Chemical Farming Today

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Chemical Farming Today

Being a farmer is hard these days.

Commodity prices soar and fall along with the prices of gas and fertilizer and consumer confidence, and the ever increasing amount of land needed to earn a living makes it hard to enjoy the job.

It’s always been hard to be a farmer.

But a generation or two back, at least it was a family affair that brought with it a set of values and joys that made up for the long hours and backbreaking work.

Focus groups of synthetic-chemical farmers around the country revealed what chemical farmers think and feel.

They are hardworking men (yes, they’re mostly men) who believe they’re being good stewards of the land and are trying hard to eke out a living in a very complicated system.

They talk about the smell of good hay the way people in Napa Valley talk about bouquets of fine wines.

They pay very close attention to nature and respect its complexities.

Chemicals do make their job easier.

And the chemical companies have infiltrated their lives.

Many farmers rely on “crop consultants” – some of whom are independent and others who are paid by chemical companies – to help them decide what and when to spray and how to best manage their challenges.

Many farmers talk about their “chemical dealer” as their most trusted source of information.

In Iowa, most farmers belong to co-ops that pool their resources so they can buy chemicals and seeds more cheaply.

Those co-ops are funded by the chemical companies and staffed with trained chemical agronomists who advise the farmers on what to spray and when.

One thing is very clear:  Farmers are caught on a treadmill they can’t quite see and don’t know how to get off of.

They believe they need more land to produce more, which will allow them to make more money.

Chemicals enable that growth.

But, most don’t understand the classic economic principle that the more they grow collectively, the less they will earn individually.

The farmers constantly repeat phrases straight from the chemical companies’ brochures:  We need to feed the world.

We need to increase production so we can make more money off the land we already farm.

If we could only export all this extra corn, our problems would be solved.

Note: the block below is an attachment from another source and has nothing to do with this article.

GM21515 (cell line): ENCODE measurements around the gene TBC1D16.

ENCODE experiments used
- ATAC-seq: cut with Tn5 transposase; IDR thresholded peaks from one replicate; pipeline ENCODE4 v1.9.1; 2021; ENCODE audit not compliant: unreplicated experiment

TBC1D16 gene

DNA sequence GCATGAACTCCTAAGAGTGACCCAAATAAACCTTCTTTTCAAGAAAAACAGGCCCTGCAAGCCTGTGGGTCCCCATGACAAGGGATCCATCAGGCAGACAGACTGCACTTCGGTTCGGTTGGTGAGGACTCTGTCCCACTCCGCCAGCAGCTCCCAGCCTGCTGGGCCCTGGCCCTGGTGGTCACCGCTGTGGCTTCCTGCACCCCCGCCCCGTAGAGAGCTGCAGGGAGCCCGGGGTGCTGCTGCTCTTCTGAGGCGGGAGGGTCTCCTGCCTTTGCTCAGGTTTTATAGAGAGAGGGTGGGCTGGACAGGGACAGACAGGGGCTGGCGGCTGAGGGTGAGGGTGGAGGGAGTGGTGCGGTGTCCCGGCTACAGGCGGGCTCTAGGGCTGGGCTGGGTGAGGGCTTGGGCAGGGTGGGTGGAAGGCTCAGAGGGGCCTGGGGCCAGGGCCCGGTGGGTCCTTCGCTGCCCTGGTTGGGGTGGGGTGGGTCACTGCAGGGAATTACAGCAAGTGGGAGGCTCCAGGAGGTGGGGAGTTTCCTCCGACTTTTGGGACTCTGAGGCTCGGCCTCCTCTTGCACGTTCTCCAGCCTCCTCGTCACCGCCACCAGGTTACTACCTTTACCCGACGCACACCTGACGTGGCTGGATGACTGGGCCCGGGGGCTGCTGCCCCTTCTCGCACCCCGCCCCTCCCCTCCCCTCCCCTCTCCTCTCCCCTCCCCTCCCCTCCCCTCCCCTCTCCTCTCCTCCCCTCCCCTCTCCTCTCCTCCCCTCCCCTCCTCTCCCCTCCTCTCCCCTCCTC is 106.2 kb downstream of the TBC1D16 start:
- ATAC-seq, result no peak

Surprisingly, they would rather see subsidies go away and they view the government and all its rules for farmers as major annoyances.

Some are curious about organic methods, others are resentful.

The number one factor to turn a resentful farmer into a curious farmer is seeing another farmer making the switch to organic and succeeding at it.

Most farmers think growing organically is a lot harder than using chemicals.

They believe they’d have to reduce the size of their farms and need a lot more human help, which is very hard to get.

Farms used to be worked by large extended families, and the children pitched in, too.

These days, farm families are smaller, but the farms are bigger so farmers must look for outside help.

They trust chemicals more than people – chemicals usually do exactly what the labels say and don’t need constant supervision.

At their core, farmers are fiercely independent.

One college-educated farmer, who has a day job as an engineer, said he saw organic farming as the ideal, but he didn’t know how to achieve it.

He tried it, but then fell back into using chemicals for their ease.

An older farmer described organic as “a beautiful plan,” but said he just didn’t have the life left in him to figure it out.

Even though farmers in different regions may grow different things, there are many similar themes.

A common one:  People want to move into houses near farms until they realize farms stink.

These farmers understand what most people don’t – the reality of farming today is a far cry from the romantic view of farming from the past.

What’s it like to be a chemical farmer these days?

We’ll take a look in the next post.

Come join me on my weight loss journey!  I’d love to have you along!

Have an awesome day!

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If you’d like to read Organic Manifesto, go here Organic Manifesto: How Organic Food Can Heal Our Planet, Feed the World, and Keep Us Safe

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Dick and Lenay

email: lenay@dickandlenay.com – 715-431-0657

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